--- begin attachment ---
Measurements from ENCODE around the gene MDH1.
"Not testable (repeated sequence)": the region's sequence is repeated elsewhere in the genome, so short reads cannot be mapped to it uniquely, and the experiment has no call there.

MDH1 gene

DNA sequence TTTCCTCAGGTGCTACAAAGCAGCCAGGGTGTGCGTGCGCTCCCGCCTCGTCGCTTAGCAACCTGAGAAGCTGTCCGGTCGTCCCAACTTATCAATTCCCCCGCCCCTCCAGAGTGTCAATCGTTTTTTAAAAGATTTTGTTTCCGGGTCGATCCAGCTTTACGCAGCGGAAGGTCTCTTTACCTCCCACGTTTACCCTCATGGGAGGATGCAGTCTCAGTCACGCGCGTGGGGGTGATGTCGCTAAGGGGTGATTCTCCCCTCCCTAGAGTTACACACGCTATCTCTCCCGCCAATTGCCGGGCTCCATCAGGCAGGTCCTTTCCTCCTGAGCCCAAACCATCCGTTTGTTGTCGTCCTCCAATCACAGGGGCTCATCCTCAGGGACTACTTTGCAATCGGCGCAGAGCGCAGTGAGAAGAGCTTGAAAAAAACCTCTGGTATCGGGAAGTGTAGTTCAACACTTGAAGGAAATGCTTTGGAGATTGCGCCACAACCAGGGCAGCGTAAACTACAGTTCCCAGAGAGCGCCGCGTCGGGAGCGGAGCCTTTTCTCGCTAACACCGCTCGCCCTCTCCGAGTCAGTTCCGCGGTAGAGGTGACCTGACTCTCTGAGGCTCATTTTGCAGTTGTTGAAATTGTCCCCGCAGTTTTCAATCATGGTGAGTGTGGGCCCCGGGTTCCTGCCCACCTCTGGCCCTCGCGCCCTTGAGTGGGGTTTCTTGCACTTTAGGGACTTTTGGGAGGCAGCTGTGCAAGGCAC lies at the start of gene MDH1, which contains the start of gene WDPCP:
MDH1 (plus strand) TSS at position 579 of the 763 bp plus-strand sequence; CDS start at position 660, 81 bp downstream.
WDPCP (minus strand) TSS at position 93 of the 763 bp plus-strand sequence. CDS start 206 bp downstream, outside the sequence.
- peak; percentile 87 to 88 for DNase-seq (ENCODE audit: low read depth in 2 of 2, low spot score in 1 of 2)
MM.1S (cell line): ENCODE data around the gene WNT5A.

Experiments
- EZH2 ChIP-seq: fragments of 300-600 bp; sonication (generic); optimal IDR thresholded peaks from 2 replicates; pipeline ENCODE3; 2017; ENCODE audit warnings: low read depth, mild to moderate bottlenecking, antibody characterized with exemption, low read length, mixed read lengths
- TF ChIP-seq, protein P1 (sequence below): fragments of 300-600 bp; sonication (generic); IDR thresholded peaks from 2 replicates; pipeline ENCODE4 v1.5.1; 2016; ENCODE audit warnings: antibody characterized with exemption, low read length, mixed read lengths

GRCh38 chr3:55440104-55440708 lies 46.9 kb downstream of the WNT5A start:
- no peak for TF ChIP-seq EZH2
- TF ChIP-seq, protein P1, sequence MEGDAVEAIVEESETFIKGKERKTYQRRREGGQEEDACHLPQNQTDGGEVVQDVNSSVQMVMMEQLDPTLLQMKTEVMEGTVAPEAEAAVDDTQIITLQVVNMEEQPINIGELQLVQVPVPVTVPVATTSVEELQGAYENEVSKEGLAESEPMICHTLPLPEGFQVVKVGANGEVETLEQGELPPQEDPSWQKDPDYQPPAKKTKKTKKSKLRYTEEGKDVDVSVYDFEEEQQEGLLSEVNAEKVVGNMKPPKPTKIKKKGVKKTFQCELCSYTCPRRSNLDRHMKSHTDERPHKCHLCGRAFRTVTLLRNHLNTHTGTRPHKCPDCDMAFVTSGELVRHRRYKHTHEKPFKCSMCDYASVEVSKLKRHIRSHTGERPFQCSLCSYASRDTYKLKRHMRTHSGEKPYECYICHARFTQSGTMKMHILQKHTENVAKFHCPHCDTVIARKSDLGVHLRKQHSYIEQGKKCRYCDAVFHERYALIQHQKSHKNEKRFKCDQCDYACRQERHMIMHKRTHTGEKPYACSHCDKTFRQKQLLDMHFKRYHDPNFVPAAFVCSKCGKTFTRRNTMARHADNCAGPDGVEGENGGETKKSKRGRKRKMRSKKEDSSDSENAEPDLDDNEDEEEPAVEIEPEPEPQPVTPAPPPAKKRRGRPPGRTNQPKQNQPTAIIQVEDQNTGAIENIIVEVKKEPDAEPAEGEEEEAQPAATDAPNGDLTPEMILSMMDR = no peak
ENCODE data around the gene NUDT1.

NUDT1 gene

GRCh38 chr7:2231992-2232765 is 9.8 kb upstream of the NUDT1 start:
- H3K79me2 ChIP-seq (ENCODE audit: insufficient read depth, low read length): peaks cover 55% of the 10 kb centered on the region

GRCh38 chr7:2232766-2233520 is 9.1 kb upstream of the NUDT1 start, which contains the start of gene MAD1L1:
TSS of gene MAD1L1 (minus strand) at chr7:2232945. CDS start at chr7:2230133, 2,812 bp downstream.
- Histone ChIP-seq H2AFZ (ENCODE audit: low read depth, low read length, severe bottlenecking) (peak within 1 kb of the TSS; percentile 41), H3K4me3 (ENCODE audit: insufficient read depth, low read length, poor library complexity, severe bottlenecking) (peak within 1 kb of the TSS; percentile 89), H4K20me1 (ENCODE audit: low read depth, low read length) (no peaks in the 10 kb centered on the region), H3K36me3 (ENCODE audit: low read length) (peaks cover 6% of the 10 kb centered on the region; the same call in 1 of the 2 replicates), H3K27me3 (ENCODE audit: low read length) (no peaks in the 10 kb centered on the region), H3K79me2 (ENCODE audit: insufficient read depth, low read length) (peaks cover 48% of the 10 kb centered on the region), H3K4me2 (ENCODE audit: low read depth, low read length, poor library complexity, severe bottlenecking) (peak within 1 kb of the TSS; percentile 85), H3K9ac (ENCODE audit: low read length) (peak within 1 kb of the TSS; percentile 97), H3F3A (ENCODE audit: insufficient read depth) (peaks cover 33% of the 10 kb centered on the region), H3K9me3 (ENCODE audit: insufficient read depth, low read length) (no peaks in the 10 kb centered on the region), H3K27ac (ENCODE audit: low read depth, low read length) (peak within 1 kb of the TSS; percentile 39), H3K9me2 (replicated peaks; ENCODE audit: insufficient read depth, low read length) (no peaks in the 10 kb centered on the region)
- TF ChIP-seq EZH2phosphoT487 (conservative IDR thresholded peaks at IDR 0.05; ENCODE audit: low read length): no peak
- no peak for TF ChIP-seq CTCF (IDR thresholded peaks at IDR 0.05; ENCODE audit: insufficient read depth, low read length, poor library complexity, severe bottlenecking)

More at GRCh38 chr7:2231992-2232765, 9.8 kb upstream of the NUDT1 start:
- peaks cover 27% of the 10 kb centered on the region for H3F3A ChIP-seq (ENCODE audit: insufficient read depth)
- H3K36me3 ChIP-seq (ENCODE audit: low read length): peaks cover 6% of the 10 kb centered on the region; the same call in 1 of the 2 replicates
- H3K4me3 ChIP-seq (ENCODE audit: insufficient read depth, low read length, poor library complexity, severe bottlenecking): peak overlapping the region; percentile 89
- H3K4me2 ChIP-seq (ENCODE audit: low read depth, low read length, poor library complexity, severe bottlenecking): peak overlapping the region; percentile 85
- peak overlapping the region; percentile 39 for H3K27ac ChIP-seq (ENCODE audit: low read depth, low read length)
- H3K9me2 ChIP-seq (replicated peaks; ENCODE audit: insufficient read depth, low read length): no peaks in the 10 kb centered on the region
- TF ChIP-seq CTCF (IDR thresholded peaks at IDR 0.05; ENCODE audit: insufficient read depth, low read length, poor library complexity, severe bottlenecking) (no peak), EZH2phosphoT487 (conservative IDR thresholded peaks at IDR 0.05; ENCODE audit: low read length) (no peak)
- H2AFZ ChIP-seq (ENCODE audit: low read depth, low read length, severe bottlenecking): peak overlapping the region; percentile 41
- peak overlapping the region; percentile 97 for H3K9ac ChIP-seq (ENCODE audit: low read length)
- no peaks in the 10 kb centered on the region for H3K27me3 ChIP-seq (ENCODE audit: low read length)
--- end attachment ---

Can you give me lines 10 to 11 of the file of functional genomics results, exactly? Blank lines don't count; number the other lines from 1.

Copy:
- EZH2 ChIP-seq: fragments of 300-600 bp; sonication (generic); optimal IDR thresholded peaks from 2 replicates; pipeline ENCODE3; 2017; ENCODE audit warnings: low read depth, mild to moderate bottlenecking, antibody characterized with exemption, low read length, mixed read lengths
- TF ChIP-seq, protein P1 (sequence below): fragments of 300-600 bp; sonication (generic); IDR thresholded peaks from 2 replicates; pipeline ENCODE4 v1.5.1; 2016; ENCODE audit warnings: antibody characterized with exemption, low read length, mixed read lengths